According to the newspaper Honolulu Star-Adviser President Barack Obama will expand the 2006 established Papahanaukuakea Marine National Monument in the Northwestern waters of Hawai’i to become the world’s largest marine reserve. It will permanently protecting coral reefs and deep-sea marine habitat from activities such as commercial fishing and mineral mining, the White Hose announced August 25. This decision Obama will address September 1st at the opening of the World Conservation Congress in Honolulu.
Papahānaumokuākea Marine National Monument was already so far the largest contiguous fully protected conservation area under the U.S. flag, and one of the largest marine conservation areas in the world. It encompasses 139,797 square miles of the Pacific Ocean (362,073 square kilometers) – an area larger than all the country’s national parks combined. In 2010 the area was also declared by UNESCO as World Heritage Site. Now it is decided to quadruple the size of the marine protected area to 582,578 square miles (1 508 872 km2).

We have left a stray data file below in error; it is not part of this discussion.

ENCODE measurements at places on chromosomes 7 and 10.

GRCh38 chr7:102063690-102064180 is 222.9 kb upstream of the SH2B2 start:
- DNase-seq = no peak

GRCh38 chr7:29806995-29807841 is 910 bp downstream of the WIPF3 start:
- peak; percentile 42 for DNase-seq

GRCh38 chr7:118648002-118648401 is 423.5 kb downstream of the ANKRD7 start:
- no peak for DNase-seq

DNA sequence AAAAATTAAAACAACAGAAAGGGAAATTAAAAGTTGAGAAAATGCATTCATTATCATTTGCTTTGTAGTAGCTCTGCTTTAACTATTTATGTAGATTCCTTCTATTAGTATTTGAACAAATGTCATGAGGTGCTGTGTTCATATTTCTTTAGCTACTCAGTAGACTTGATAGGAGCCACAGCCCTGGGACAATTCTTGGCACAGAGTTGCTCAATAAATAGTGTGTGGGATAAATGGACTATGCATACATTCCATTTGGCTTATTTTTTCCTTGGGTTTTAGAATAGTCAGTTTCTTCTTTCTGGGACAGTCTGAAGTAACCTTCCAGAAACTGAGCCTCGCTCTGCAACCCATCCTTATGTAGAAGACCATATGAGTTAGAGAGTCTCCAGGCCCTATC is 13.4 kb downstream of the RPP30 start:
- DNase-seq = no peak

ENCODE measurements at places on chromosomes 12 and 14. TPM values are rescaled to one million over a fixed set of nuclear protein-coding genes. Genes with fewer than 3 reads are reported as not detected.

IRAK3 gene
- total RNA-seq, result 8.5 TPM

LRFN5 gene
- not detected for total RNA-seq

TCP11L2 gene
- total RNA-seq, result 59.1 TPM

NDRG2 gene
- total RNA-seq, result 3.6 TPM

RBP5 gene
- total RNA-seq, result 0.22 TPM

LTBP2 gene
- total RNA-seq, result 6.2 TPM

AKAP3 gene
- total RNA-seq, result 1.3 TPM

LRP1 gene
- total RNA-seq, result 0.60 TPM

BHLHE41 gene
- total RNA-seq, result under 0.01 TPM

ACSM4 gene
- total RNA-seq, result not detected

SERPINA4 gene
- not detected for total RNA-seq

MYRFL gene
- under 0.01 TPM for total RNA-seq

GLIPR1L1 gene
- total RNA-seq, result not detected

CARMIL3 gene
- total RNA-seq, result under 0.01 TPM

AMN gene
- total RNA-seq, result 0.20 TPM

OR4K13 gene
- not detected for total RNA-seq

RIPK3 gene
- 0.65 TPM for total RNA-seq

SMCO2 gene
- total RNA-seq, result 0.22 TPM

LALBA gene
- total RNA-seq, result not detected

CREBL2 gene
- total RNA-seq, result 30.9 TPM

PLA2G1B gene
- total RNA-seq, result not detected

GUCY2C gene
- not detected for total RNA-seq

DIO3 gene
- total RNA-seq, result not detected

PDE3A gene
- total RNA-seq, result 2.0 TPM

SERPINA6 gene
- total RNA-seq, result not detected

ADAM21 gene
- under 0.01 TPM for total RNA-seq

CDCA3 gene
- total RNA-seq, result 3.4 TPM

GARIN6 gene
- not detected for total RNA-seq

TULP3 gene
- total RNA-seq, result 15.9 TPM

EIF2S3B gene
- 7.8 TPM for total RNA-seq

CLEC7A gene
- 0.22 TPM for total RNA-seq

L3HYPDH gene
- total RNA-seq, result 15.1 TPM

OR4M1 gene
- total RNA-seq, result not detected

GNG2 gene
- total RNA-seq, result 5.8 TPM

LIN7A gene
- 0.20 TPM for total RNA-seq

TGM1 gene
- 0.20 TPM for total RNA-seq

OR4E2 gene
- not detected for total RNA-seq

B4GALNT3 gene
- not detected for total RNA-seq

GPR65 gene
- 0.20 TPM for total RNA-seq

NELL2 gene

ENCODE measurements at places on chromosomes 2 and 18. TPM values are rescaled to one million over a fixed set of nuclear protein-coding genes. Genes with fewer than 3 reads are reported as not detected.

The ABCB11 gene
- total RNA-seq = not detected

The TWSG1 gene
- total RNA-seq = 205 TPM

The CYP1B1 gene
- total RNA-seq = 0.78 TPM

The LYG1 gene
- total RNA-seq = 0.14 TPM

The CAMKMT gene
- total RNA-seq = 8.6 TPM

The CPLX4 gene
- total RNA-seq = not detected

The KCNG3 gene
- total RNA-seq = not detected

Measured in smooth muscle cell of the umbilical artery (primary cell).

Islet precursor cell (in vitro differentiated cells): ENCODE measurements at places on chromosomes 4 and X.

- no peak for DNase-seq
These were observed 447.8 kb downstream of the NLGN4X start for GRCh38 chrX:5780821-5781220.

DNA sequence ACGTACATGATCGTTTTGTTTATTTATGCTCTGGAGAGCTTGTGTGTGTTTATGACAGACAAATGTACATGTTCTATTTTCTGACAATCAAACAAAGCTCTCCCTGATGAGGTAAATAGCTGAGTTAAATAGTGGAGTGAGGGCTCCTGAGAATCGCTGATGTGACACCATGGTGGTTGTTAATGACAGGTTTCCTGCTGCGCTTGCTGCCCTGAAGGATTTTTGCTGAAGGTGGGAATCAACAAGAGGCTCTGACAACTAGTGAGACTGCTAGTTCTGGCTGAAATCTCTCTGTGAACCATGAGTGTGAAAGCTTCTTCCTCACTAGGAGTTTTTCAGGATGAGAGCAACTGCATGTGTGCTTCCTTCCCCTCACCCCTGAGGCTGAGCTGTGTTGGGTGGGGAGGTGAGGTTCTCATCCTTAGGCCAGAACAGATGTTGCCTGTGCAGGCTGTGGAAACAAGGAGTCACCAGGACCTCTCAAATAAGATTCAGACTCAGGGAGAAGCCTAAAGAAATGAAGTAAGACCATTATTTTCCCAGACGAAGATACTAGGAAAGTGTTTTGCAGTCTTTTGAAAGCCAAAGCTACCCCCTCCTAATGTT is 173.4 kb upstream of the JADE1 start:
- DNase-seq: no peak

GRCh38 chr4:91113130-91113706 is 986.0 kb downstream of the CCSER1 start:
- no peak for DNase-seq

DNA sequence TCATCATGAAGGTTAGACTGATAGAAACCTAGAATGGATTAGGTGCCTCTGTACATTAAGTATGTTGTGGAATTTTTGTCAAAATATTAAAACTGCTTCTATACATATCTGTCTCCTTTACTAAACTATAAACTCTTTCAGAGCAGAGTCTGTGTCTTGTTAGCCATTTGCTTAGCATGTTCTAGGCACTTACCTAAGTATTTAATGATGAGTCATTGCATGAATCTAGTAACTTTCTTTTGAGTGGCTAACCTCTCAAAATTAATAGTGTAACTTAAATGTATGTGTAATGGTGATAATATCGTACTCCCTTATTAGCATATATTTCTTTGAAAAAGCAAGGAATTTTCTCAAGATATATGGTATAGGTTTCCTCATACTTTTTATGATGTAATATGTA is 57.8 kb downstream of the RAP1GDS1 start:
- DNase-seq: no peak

Further text taken from the Honolulu Star-Adviser from August 26, 2016:
Obama will then travel Thursday to Midway Atoll, located within Papahanaumokuakea, to mark the significance of the monument expansion and “highlight first-hand how the threat of climate change makes protecting our public lands and waters more important than ever,” according to a White House press release.
“It is fair to say that the president has as strong as an environmental legacy and track record as any president in generations,” U.S. Sen. Brian Schatz, who was singled out by the Obama administration as playing a crucial role in the president’s decision, told the Honolulu Star-Adviser.
Obama’s decision follows months of debate in Hawaii between the longline fishing industry, which has opposed the expansion, and the plan’s supporters – a long list of local law makers, hundrets of scientists and environmental organisations including the Pew Charitable Trust.
LT&C had earlier encouraged its members and readers to join a campaign for pushing Obama to make this decision. We will now find out during the World Conservation Congress, how much tourism played a positive role or will be important in the future for the development of the world’s largest marine protected area.